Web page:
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Tag Archives | urbanbeekeeping

Rarest of Bumblebees Rediscovered: “Cockerell’s Bumblebee”

“The most rare U.S. species of bumblebee, last seen in 1956, has turned up once again in the White Mountains of south-central New Mexico. Called “Cockerell’s Bumblebee,” this prized pollinator is known from an area of less than 300 square miles, giving it the most limited range of any bumblebee species in the world…

Any story about bees surviving in the wild is uplifting news in light of the well-documented decline of bees worldwide. Recently the U.N. reported bee losses of up 85 percent in some areas of the industrialized northern hemisphere, where pesticides, pollution, and parasites may all be to blame.

Cockerell’s Bumblebee, among nearly 50 species of bumblebees native to the U.S., has avoided many of these threats, living on protected national forest and tribal lands. For that reason, it is not especially surprising for an insect species to be rediscovered after decades, when people might otherwise imagine that it may have gone extinct…”

[click here to read the full article on news.discovery.com]

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forever beyond reach
oil on panel
12” x 18”
2010

by Angie Renfro

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Photo: A swarm of bees, partly loaded with pollen, returns to its hive in Frankfurt am Main, Germany.
(Frank Rumpenhorst/AFP/Getty Images)

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“School Girls (Ann Hollier, Janet Locke and Lynda Fewtrell), studying a frame of bees at Sutton East County Secondary School. The pupils in special clothing are ardent bee keepers and they study their swarm in the hives in the school grounds.” (1962)

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Bee Behavior Mimics Brain Neuron Function -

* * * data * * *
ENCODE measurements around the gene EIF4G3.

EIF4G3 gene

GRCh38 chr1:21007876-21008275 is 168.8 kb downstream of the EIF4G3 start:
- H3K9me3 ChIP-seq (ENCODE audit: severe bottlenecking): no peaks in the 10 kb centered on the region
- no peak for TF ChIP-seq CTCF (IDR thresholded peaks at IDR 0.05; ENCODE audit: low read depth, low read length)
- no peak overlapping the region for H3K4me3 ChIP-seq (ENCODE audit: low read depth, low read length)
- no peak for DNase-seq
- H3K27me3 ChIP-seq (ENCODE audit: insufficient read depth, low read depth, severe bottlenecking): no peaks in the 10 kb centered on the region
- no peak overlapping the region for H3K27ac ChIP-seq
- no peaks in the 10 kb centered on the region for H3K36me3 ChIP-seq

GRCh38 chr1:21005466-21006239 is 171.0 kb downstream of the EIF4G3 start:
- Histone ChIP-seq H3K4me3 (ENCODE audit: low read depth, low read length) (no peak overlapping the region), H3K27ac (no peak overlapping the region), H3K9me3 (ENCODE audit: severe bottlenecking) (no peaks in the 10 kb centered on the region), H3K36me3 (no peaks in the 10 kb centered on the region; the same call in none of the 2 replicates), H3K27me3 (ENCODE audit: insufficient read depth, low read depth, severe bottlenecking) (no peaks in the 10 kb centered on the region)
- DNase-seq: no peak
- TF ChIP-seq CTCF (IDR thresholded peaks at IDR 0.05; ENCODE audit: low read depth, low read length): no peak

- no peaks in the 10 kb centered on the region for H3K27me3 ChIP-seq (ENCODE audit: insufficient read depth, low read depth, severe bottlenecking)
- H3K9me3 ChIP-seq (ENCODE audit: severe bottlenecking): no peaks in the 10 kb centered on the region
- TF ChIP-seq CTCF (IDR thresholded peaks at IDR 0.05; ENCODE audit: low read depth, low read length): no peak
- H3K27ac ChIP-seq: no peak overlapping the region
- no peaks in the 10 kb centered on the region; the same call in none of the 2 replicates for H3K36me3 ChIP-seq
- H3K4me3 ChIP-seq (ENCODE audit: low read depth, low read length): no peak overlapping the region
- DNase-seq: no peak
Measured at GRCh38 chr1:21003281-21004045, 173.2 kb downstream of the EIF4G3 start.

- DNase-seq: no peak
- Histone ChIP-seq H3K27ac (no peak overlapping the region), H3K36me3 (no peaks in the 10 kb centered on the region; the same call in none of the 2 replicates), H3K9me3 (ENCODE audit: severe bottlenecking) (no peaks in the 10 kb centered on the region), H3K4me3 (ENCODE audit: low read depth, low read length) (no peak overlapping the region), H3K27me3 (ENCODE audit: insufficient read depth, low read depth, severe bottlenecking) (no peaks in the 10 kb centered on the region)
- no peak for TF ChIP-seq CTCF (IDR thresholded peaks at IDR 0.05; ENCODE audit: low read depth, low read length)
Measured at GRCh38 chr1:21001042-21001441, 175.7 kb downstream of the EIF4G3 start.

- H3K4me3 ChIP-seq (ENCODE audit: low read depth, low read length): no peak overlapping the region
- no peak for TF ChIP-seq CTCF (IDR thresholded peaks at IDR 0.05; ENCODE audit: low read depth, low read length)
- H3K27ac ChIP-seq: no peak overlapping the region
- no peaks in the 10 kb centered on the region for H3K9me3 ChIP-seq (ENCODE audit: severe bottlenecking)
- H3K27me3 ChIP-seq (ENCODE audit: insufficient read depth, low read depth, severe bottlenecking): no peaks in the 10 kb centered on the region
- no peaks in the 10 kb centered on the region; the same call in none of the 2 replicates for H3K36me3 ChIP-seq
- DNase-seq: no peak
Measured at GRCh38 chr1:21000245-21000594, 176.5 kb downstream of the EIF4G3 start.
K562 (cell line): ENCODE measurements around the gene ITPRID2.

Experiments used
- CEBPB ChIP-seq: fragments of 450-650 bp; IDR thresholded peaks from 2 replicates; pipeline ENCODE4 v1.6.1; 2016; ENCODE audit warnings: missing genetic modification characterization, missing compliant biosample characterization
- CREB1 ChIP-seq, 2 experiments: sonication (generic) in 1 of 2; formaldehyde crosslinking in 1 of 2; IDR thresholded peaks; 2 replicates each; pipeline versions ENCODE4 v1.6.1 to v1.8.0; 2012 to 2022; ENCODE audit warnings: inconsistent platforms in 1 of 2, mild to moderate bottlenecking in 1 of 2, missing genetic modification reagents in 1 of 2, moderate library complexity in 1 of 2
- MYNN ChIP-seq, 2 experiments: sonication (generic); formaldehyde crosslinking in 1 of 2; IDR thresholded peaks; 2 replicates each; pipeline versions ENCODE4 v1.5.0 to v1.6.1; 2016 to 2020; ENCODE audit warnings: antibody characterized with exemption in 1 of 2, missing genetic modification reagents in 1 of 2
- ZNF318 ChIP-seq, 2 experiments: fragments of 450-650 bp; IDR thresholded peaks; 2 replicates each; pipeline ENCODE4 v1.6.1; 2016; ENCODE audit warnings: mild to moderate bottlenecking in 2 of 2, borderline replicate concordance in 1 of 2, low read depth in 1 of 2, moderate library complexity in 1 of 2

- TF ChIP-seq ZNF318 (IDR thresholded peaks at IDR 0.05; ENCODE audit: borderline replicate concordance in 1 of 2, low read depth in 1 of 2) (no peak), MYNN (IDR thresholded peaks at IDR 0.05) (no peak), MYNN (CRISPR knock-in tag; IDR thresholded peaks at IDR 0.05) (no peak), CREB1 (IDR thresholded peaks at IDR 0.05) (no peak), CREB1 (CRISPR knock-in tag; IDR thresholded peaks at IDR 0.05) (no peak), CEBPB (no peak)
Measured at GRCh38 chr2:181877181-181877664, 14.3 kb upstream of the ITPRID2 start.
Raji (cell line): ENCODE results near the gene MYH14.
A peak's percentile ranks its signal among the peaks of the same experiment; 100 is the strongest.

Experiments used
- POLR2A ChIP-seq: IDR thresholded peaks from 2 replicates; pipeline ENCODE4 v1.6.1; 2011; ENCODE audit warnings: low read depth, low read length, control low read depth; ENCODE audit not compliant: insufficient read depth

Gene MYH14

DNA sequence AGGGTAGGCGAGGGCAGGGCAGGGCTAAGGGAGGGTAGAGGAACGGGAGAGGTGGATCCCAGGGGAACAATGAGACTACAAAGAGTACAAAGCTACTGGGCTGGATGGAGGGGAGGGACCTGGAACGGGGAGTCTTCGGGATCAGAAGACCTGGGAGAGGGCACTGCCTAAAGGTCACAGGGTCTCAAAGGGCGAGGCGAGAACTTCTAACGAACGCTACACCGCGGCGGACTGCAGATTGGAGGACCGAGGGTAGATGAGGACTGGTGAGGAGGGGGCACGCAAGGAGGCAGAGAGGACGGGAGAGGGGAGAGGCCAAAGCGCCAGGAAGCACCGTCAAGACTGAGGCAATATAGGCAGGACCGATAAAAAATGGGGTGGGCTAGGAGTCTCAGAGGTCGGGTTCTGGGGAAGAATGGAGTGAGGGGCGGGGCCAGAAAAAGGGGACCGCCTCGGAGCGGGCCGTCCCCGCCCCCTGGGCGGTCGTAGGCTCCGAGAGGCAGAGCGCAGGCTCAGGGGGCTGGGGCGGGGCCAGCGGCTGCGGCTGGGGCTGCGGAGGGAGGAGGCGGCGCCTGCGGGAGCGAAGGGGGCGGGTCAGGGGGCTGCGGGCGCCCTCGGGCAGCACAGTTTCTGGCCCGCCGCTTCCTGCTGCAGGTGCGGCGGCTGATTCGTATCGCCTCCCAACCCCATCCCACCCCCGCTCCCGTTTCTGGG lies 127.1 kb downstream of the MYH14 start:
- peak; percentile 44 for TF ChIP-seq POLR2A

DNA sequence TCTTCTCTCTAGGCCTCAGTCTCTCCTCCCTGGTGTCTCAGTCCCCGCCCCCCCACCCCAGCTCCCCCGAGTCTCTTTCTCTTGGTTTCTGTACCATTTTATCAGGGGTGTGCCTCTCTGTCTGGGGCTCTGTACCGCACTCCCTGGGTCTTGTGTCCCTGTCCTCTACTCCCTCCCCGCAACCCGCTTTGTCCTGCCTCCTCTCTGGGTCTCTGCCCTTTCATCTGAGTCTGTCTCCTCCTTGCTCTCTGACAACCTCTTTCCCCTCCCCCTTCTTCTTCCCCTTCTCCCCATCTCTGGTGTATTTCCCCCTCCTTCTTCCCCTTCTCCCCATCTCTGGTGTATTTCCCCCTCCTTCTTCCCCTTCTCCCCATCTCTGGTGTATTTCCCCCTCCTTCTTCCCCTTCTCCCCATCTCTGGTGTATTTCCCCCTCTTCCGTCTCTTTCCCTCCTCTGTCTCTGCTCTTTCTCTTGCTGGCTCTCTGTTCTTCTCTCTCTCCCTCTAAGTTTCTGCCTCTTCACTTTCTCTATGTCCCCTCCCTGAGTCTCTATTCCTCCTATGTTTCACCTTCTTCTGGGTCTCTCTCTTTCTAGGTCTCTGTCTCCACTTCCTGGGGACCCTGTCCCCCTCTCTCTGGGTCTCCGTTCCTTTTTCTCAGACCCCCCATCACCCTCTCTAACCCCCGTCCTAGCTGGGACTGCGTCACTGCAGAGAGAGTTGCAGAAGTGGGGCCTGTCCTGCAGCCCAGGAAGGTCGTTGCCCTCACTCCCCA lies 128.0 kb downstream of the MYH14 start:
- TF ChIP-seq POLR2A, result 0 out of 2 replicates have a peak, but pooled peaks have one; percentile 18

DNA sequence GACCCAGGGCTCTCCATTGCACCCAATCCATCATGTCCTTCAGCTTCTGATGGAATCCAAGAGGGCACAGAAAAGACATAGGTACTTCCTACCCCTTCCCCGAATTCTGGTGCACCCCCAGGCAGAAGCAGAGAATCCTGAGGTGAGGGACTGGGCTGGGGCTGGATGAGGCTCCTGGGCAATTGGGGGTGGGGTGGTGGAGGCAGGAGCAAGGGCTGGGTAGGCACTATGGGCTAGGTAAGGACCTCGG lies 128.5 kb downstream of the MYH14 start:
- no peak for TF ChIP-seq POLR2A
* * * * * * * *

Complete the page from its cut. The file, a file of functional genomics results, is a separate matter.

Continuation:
“A new study of bees has come to the conclusion that bee swarm communication works similarly to that of neurons in the human brain.

The study, published in the December 9 issue of Science, found that bees use inhibitory “stop” signals to prohibit the scout bees from completing a waggle dance that helps bees learn the directions of competing sites for new hives. This behavior helps to ensure that the best homesite is found for the hive.

Thomas Seeley, a biologist from Cornell University, said this behavior is “analogous to how the nervous system works in complex brains. The brain has similar cross inhibitory signaling between neurons in decision-making circuits.”

To study this behavior the researchers set up swarms, one at a time, on an island off the coast of Maine that was devoid of natural nesting cavities. After setting out two identical nesting boxes, they labeled scout bees with two different paint colors. They then videotaped the scout bees doing the waggle dance. The dances were tracked by watching the scout bees with the marks by using microphones and videotape to tell when they received the stop signals and from which bees.

The team observed that the stop signals came from scouts that were marked at the other site.

Visscher said, “The message the sender scout is conveying to the dancer appears to be that the dancer should curb her enthusiasm, because there is another nest site worthy of consideration Such an inhibitory signal is not hostile. It’s simply saying, ‘Wait a minute, here’s something else to consider, so let’s not be hasty in recruiting every bee to a site that may not be the best one for the swarm. All the bees have a common interest in choosing the best available site.”